There are a lot of ways to study writing: the process (how is it done?), the product (what does it mean, what does it say, how does it say it?), the people involved (what do readers and writers do? How and why?).
There are also a lot of scholarly traditions which study writing: literary studies, Rhetoric and Composition, discourse analysis/discourse studies, applied linguistics, TESOL/ESL writing, etc.
I sometimes have trouble picking which one I'm coming from. For the most part I would say I'm a sociolinguist who studies writing, or a writing specialist who approaches the subject from a sociolinguistic perspective; that is, I am interested in how writing operates in society, or how social life and practices of writing (specifically the nitpicky ones -- grammar, lexis, etc) intersect.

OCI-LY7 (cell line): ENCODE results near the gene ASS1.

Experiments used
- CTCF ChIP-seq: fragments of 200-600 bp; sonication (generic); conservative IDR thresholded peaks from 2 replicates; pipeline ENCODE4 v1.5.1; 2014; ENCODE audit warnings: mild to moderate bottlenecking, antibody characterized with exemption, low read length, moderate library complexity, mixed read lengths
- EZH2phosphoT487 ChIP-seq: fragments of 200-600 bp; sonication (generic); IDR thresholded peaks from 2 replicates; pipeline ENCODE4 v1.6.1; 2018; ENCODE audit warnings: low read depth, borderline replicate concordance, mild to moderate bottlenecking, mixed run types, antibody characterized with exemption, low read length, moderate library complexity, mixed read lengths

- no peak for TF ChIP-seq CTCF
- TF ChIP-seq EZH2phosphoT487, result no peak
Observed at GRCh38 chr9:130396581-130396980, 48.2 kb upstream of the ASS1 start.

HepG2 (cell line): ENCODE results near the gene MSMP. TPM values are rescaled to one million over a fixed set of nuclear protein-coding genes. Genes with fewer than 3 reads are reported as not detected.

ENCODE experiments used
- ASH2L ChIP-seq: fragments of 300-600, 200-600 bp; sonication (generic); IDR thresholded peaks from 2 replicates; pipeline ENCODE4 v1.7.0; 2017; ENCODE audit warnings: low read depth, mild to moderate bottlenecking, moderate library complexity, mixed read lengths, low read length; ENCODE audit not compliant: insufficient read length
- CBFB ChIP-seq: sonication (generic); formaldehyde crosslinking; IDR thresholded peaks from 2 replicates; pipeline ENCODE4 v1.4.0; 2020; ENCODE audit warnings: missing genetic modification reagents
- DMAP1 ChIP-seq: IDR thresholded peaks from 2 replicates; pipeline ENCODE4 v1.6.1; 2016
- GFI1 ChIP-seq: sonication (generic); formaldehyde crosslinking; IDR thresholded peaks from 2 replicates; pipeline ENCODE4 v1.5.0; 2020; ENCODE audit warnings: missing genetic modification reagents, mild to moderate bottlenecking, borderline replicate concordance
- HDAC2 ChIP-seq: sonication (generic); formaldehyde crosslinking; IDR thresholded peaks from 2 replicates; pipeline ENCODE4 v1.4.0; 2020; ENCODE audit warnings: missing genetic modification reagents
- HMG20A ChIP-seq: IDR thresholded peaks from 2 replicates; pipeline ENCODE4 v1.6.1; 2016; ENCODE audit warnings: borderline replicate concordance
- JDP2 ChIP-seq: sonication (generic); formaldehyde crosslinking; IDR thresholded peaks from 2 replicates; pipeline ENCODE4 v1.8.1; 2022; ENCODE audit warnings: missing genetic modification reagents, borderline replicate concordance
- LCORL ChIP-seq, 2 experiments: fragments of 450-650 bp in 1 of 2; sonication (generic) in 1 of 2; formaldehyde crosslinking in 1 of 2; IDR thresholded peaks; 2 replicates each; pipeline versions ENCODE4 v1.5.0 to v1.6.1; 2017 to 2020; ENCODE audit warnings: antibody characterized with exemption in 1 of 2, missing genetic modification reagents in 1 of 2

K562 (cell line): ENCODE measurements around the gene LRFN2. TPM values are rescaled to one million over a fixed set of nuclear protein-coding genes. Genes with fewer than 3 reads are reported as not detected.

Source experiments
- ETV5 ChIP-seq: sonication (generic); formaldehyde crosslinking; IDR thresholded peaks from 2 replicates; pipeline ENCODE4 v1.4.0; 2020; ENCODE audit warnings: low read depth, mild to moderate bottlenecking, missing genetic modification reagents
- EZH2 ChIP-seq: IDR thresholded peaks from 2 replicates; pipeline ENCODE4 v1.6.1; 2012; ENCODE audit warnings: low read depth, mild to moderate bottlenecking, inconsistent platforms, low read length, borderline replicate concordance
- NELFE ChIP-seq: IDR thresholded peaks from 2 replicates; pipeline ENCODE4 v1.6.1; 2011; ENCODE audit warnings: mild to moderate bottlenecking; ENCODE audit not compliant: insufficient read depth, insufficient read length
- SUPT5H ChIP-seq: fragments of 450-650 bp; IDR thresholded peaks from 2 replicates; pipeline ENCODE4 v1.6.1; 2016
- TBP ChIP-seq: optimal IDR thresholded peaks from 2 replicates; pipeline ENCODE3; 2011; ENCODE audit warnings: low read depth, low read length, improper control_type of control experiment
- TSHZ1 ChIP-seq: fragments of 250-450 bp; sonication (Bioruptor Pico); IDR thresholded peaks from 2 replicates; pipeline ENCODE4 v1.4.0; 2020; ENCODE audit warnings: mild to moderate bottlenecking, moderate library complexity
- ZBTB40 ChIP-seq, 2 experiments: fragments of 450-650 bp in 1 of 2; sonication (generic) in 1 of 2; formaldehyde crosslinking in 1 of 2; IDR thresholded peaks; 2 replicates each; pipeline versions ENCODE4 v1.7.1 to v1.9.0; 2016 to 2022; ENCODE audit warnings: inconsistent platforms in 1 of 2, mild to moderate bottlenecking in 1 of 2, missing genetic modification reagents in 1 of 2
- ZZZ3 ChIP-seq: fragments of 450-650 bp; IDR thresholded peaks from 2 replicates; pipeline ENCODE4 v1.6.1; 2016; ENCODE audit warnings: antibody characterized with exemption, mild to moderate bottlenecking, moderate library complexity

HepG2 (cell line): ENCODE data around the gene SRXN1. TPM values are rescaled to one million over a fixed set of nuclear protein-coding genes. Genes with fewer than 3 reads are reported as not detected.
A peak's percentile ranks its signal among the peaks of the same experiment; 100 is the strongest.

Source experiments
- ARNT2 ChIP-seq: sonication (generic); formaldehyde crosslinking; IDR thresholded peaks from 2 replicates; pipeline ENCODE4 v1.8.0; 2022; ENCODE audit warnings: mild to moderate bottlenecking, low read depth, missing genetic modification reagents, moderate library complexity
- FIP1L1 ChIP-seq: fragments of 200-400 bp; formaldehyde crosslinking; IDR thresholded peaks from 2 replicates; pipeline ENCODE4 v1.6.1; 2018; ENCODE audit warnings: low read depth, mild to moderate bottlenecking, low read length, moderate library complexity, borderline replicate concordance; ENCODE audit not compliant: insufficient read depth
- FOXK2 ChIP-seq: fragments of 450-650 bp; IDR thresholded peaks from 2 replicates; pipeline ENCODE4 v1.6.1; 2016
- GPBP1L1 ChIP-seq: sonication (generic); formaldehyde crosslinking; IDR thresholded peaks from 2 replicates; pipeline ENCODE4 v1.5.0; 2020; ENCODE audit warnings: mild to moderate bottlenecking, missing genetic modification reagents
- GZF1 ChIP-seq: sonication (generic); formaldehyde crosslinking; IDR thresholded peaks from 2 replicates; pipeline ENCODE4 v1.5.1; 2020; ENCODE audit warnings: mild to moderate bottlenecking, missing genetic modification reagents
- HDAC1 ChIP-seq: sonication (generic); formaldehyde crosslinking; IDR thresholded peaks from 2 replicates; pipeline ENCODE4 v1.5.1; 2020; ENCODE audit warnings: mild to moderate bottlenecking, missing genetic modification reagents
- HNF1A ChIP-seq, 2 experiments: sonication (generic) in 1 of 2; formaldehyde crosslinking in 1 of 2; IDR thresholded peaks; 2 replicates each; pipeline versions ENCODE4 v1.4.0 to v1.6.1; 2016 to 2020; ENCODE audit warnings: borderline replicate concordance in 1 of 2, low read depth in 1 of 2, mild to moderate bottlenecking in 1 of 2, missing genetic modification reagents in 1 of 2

I'm interested in how beliefs about grammar and sentence structure -- the way we conceive what is 'good writing' at the linguistic level -- affect the ways people perceive and judge writing and writers -- mostly in educational settings, but not always. (For example, I love pursuing nonstandard turns of phrase that show up in various places, like "every corn has two sides," which appears 79 times on the internet, figuring out how people are using them, and perhaps why, and how other react.)
That's pretty much what I do, scholarly-wise.